So, first some news. Things have gotten pretty briny around my house, and that's not just because the Puget Sound is a brief stroll from here. I hadn't anticipated that my 2014 would wrap up fully engrossed in oysters, but that's how it played out. By complete coincidence, two Seattle publishers reached out to me about oyster-related projects. The first, an article for Seattle Magazine, appeared in the December issue and covers both the current boom in oyster bars and some of the environmental challenges that are causing anxiety for oysters farmers. And, Sasquatch Books wondered if I wouldn't be interested in writing a cookbook on the topic of Northwest oysters, echoing the heightened interest recently in all things oyster. The timing was good for me in terms of considering a new project. And for a number of months now, I'd been moving seafood up the ...

17
Sep 2014
Sipping at Feast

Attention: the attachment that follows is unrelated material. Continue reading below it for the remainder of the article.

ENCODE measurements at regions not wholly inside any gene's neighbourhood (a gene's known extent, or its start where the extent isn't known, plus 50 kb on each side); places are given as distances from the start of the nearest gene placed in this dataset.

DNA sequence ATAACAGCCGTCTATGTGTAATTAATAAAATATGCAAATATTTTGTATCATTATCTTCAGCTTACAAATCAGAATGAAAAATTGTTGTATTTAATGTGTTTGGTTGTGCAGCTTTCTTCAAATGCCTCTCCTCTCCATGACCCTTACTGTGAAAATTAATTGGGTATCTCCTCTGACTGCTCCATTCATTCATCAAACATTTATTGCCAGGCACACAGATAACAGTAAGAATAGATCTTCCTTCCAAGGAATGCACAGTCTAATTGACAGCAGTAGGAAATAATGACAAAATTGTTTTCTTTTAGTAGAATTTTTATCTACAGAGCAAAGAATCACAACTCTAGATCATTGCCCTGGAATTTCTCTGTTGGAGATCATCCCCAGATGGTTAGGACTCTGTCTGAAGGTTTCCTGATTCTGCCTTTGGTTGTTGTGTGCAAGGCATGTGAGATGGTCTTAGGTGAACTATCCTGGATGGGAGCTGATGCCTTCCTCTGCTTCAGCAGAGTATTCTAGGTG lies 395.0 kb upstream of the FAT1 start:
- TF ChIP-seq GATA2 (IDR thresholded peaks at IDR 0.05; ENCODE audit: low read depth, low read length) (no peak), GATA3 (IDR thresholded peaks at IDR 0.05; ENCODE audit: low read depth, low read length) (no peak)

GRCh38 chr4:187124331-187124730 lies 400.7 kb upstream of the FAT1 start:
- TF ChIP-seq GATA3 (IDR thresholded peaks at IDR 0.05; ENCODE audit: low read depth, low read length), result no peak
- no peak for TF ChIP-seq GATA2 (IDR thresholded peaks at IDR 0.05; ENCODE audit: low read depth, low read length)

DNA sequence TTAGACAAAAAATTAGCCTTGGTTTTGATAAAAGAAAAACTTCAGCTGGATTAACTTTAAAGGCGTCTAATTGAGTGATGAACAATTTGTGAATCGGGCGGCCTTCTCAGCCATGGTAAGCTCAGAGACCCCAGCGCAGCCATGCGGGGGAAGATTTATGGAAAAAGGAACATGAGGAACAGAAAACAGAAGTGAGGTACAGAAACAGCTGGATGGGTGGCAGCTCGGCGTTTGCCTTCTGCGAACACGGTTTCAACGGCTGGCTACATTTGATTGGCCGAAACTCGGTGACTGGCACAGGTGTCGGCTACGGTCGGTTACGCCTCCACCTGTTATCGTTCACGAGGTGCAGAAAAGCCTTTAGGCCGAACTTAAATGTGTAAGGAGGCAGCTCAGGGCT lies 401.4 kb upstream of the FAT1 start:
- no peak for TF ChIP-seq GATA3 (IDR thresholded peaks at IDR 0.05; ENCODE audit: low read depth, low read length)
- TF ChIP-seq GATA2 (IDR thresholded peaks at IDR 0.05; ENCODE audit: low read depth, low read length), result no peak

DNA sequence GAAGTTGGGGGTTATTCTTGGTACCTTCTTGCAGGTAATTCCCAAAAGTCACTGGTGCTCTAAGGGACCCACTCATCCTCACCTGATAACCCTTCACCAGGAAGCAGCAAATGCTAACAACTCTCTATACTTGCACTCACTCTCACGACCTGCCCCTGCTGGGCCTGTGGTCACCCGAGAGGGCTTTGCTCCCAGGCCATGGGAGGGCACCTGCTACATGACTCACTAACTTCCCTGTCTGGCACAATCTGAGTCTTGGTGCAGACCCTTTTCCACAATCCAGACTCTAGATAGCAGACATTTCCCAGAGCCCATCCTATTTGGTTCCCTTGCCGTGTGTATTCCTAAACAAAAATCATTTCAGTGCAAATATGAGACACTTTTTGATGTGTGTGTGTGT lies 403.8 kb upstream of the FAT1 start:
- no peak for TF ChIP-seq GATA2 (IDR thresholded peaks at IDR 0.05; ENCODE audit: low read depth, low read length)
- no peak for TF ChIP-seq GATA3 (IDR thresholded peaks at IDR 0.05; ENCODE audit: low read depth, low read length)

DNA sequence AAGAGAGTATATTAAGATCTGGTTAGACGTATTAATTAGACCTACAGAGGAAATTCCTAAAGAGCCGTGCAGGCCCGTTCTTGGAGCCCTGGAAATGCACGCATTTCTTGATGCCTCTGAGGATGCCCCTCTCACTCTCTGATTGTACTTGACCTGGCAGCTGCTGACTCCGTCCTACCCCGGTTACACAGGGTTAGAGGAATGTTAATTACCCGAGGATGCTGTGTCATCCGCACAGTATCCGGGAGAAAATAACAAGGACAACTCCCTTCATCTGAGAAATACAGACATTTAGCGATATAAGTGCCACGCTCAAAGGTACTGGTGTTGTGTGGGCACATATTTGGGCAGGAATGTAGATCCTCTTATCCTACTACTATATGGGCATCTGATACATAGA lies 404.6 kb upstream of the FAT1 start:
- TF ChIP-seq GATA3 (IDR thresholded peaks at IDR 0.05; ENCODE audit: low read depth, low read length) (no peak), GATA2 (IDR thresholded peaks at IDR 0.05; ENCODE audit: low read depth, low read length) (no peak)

If hotel prices in Portland this weekend are any indication, this year's Feast Portland is a pretty big draw. Taking over the city, maybe. I'm going to be doing some hotel-hopping, chasing around the best deals I could find. I was on the phone with a fellow at one of the event's host hotels a couple of weeks ago and even he expressed a touch of alarm at how much a basic room was going for this weekend. Now I'm a fan of the Expedia "unpublished rate" booking, definitely saved some money for a couple of nights and I still get to be at great downtown hotels. But despite the feeling that the city's booked-up this weekend, there are still some tickets available for individual events during Feast Portland. I snagged up one ...